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Proc Natl Acad Sci U S A. Mar 29, 2011; 108(13): 5290–5295.
Published online Mar 14, 2011. doi:  10.1073/pnas.1017214108
PMCID: PMC3069155
Cell Biology

PU.1 and C/EBPα synergistically program distinct response to NF-κB activation through establishing monocyte specific enhancers

Fulai Jin,a,1 Yan Li,a,b,1 Bing Ren,a,c,2 and Rama Natarajanb,2


Unraveling the complexity of transcriptional programs coded by different cell types has been one of the central goals of cell biology. By using genome-wide location analysis, we examined how two different cell types generate different responses to the NF-κB signaling pathway. We showed that, after TNF-α treatment, the NF-κB p65 subunit binds to distinct genome locations and subsequently induces different subsets of genes in human monocytic THP-1 cells versus HeLa cells. Interestingly, the differential p65 binding in two cell types correlates with preexisting cell type-specific enhancers before TNF-α stimulation, marked by histone modifications. We also found that two transcription factors, PU.1 and C/EBPα, appear to synergistically mediate enhancer creation and affect NF-κB target selection in THP-1 cells. In HeLa cells, coexpression of PU.1 and C/EBPα conferred TNF-α responsiveness to a subset of THP-1–specific NF-κB target genes. These results suggest that the diversity of transcriptional programs in mammalian cells arises, at least in part, from preexisting enhancers that are established by cell-specific transcription factors.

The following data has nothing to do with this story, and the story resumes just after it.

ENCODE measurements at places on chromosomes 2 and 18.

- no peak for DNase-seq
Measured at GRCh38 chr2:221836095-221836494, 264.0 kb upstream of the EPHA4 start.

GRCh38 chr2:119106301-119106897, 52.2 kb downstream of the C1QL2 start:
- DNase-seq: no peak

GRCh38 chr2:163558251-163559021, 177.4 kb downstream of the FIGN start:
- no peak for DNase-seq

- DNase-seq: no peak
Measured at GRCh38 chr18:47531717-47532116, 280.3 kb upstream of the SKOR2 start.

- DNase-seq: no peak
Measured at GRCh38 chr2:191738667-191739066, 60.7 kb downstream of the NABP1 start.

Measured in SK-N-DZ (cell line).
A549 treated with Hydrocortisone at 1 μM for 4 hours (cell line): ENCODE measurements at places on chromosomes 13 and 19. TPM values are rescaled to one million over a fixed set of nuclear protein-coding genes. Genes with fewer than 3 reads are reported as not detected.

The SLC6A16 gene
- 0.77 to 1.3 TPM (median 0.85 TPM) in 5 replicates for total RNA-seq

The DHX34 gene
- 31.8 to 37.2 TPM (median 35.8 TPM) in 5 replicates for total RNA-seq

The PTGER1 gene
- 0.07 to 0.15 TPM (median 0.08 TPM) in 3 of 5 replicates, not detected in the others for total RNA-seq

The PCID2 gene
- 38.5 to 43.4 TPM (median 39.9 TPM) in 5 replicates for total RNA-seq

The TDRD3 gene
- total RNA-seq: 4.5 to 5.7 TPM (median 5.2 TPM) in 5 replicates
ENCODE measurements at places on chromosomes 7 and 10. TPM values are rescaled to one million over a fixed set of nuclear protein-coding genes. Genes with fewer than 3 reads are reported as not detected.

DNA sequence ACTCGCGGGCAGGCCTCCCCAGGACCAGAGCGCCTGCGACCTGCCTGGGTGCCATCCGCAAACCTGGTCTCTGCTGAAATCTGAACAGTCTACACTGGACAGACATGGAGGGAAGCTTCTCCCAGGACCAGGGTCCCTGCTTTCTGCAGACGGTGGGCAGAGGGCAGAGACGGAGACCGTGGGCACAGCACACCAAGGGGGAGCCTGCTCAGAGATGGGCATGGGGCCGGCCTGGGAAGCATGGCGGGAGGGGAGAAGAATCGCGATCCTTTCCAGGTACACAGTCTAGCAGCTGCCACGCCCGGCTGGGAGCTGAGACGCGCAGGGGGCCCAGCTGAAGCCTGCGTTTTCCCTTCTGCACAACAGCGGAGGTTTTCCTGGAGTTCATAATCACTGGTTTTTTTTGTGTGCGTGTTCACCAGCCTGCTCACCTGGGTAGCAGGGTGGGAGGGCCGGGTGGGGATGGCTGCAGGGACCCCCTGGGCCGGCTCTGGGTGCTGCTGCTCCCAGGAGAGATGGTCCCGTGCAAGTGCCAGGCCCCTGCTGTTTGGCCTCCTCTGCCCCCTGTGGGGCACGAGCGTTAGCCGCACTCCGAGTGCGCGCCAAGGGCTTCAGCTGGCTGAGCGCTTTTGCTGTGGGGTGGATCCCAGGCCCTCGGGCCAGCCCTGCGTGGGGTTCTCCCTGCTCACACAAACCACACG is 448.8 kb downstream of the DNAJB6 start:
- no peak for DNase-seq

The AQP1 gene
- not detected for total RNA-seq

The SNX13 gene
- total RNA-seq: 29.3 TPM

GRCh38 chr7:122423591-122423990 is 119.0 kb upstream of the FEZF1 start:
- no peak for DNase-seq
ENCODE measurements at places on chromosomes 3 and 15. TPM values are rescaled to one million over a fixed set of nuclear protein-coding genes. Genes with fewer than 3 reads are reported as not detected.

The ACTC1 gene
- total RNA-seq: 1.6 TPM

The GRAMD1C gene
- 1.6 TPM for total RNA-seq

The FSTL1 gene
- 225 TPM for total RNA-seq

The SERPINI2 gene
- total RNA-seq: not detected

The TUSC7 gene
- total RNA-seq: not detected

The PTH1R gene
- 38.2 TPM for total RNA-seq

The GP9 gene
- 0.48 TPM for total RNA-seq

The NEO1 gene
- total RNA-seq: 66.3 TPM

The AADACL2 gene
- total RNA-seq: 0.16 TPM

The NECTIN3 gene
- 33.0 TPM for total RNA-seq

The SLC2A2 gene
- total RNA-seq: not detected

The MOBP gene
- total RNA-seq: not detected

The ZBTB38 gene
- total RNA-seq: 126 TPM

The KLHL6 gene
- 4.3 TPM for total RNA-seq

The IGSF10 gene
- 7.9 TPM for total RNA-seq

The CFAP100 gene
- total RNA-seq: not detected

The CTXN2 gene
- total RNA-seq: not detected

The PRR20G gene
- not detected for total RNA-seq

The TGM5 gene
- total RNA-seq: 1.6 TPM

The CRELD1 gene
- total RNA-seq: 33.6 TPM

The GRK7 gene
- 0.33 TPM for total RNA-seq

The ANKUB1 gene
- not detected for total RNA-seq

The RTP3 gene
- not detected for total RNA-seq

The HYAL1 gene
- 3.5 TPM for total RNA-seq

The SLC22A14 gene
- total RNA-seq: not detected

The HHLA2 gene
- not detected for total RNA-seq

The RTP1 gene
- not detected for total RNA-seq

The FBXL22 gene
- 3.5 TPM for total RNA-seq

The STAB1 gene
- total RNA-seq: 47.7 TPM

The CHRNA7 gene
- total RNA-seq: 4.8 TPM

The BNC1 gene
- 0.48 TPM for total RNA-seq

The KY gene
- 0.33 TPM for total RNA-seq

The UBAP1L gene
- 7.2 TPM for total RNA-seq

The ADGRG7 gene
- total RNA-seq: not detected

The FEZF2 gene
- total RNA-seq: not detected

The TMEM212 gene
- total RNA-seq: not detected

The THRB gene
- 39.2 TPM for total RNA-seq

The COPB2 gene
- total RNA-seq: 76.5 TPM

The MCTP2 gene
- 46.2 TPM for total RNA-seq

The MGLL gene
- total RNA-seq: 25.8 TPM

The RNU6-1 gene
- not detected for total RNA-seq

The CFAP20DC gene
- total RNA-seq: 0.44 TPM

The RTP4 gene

Keywords: genomics, epigenetics, chromatin immunoprecipitation, cell type-specific gene induction, reprogramming

Signaling pathways play critical roles in cellular and organ development, homeostasis, and responses to environmental changes and insults. Extracellular signals, working through membrane-bound receptor proteins and cascades of enzymatic reactions, activate transcription factors (TFs) that bind to regulatory DNA and modulate transcription of specific genes. However, what has not been fully elucidated is how a single stimulus and relatively small number of signaling pathways generate complex patterns of differential responses in diverse cell types.